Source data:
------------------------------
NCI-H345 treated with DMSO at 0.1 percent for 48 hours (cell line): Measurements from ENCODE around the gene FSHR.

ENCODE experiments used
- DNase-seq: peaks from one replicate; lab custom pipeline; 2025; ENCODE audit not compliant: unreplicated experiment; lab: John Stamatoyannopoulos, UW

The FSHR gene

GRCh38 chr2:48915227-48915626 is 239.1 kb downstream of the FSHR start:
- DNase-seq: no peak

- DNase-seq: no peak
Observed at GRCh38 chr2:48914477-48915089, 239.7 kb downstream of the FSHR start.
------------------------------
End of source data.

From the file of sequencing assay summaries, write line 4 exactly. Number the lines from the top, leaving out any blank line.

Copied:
The FSHR gene